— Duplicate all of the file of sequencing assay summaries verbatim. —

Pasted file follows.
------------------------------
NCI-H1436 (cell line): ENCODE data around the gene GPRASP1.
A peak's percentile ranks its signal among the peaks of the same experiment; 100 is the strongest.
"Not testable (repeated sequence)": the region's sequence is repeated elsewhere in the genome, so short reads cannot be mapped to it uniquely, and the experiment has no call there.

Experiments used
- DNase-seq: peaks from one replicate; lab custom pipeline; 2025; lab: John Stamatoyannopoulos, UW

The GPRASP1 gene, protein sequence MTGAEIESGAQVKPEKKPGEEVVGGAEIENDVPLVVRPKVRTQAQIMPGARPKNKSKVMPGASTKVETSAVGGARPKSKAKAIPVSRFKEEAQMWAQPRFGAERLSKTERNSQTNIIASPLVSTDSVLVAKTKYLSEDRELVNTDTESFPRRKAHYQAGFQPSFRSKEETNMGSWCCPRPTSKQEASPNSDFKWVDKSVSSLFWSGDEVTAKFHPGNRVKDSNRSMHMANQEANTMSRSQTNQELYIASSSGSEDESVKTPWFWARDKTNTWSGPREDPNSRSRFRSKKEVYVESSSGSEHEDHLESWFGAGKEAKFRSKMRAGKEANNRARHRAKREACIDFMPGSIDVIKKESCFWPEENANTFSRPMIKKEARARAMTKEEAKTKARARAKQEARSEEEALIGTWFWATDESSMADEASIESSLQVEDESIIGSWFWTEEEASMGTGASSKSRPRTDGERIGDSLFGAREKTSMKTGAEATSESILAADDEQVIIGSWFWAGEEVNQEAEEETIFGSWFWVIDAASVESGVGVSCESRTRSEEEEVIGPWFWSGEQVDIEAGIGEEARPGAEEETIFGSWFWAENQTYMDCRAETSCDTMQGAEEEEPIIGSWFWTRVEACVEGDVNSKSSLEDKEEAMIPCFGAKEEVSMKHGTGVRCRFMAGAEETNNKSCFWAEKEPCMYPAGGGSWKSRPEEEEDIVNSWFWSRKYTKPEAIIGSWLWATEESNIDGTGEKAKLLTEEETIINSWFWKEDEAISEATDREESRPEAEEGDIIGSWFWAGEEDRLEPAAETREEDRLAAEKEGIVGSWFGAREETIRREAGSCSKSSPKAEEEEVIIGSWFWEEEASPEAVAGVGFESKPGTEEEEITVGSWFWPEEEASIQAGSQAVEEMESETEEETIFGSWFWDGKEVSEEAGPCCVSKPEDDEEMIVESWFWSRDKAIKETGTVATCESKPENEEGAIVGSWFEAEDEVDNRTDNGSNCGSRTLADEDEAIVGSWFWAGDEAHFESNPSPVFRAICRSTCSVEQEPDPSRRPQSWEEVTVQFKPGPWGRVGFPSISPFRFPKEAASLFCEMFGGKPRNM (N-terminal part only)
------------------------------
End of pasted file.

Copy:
NCI-H1436 (cell line): ENCODE data around the gene GPRASP1.
A peak's percentile ranks its signal among the peaks of the same experiment; 100 is the strongest.
"Not testable (repeated sequence)": the region's sequence is repeated elsewhere in the genome, so short reads cannot be mapped to it uniquely, and the experiment has no call there.

Experiments used
- DNase-seq: peaks from one replicate; lab custom pipeline; 2025; lab: John Stamatoyannopoulos, UW

The GPRASP1 gene, protein sequence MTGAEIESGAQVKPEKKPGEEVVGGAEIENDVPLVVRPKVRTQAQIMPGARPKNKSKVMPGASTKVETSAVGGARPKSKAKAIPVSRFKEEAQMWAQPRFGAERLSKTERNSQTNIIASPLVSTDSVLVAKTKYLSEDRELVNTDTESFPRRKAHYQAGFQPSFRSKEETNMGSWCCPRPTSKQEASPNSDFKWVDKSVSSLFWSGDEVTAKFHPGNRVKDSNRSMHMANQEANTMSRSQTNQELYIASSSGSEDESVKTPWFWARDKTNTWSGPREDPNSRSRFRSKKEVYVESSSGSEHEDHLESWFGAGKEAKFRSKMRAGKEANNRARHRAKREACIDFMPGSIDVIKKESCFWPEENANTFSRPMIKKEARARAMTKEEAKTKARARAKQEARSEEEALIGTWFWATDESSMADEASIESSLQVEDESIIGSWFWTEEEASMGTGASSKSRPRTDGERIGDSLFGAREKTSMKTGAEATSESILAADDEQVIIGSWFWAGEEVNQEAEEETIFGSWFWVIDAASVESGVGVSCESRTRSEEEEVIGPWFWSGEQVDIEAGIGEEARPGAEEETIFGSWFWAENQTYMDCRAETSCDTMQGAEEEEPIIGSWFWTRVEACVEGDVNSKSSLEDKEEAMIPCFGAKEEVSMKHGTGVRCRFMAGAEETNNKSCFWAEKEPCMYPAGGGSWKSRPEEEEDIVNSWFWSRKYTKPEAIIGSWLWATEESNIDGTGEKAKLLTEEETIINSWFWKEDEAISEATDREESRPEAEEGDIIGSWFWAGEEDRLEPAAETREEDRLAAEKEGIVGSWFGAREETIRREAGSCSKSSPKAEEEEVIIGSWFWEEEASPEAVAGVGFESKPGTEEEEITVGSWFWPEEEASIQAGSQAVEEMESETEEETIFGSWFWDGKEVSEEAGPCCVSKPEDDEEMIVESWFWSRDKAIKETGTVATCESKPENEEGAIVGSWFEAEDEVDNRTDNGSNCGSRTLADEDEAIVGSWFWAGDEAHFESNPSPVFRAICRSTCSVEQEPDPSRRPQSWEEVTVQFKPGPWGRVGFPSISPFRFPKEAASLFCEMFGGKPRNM (N-terminal part only)